Continuity of Operations planning: Meeting the standard of care

Recent disasters have increased the public’s awareness of the lack of emergency preparedness of state and local governments. The attacks on the World Trade Center in 2001 highlighted failures in government agency coordination, while the anthrax attacks that followed and the more recent natural disasters of Hurricanes Katrina and Rita in 2005 have deepened concerns that our government is unprepared for emergencies. Partially in response to the public’s concern, the federal government has encouraged Continuity of Operations (COOP) planning at the federal, state, and local government levels.

Public attention, government engagement, and the promulgation of federal directives and guidance are leading to an increase in the standard of care for all public sector planning efforts, thus creating potential liabilities in the areas of COOP planning, testing, training, and maintenance. At this point,COOP planning is becoming the norm for state and local government agencies, and while the process of COOP planning may itself expose agencies to certain liabilities, there is also an increase in the potential liability for agencies that do not undertake COOP planning efforts. Further, it appears that the potential liability of agencies that do not engage in COOP planning far exceeds any liabilities incurred through the planning process. Key words:Continuity of Operations, legal, liability, standard of care, Federal Preparedness Circular 65.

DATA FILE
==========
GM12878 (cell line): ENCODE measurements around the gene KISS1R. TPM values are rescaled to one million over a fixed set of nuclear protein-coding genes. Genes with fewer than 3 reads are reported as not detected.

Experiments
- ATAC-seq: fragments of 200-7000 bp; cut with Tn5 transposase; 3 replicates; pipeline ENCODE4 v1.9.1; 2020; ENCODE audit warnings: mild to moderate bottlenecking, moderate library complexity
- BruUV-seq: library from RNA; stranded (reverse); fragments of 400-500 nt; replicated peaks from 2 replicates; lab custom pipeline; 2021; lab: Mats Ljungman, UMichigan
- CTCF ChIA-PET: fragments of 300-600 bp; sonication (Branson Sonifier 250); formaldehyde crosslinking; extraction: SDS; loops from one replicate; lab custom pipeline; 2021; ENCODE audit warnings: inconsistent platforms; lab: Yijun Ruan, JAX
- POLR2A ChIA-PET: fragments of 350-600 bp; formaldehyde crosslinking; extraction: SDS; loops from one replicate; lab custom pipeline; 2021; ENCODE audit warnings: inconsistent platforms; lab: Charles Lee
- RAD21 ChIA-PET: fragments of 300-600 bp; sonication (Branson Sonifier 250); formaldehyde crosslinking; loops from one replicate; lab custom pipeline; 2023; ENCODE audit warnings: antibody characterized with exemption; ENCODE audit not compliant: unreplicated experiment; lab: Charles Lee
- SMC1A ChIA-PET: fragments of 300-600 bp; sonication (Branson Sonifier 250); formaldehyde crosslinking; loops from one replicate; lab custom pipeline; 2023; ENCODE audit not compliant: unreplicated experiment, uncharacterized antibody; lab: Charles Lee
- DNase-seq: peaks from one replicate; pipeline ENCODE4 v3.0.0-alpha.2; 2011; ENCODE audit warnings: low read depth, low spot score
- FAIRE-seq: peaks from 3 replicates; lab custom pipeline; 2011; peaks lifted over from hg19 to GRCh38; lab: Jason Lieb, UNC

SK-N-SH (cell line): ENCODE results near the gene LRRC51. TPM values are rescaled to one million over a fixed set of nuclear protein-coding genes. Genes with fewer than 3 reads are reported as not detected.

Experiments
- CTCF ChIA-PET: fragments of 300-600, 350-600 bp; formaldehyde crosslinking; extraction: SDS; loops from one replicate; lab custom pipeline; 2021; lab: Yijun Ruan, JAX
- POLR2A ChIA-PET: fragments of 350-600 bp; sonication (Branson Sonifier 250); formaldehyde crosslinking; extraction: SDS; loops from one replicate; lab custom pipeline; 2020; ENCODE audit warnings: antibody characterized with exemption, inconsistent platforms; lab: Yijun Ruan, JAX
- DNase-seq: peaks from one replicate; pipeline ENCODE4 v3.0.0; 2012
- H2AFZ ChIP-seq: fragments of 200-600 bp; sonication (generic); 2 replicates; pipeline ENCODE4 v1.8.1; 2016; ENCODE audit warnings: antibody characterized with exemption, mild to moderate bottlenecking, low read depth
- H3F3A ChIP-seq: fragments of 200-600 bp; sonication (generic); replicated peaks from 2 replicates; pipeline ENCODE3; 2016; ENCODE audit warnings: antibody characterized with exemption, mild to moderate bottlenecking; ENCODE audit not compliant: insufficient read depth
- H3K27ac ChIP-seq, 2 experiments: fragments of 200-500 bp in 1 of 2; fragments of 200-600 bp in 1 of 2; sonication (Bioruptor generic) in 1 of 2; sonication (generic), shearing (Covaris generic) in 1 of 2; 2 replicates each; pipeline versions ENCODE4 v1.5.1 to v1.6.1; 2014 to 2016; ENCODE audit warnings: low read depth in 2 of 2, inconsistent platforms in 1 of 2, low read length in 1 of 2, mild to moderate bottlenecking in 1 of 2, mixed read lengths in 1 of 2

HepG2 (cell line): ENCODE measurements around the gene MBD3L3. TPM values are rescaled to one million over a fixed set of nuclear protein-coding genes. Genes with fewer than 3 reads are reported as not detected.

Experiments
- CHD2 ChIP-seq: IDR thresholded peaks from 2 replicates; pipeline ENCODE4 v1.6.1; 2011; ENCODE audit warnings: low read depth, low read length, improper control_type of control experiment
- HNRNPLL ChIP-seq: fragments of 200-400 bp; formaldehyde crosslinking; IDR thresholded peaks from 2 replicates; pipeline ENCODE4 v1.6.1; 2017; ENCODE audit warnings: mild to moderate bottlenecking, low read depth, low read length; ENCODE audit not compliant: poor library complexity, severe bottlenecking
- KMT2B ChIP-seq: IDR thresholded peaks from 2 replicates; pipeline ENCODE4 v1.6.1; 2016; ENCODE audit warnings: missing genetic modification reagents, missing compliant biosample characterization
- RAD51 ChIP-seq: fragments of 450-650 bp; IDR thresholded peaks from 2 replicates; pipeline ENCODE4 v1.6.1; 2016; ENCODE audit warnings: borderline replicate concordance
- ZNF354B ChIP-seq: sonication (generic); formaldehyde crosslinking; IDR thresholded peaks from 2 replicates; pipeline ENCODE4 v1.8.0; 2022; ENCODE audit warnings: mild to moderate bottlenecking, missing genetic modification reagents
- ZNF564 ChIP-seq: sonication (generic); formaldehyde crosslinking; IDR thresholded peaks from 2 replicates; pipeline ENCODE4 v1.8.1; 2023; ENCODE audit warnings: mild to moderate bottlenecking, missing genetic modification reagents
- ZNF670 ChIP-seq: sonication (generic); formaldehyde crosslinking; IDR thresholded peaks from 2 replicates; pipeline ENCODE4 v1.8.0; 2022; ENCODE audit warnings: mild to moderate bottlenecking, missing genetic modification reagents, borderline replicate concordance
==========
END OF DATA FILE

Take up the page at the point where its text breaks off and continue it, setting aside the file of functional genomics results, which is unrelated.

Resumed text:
This article appeared in the September/October 2008 issue of the Journal of Emergency Management.

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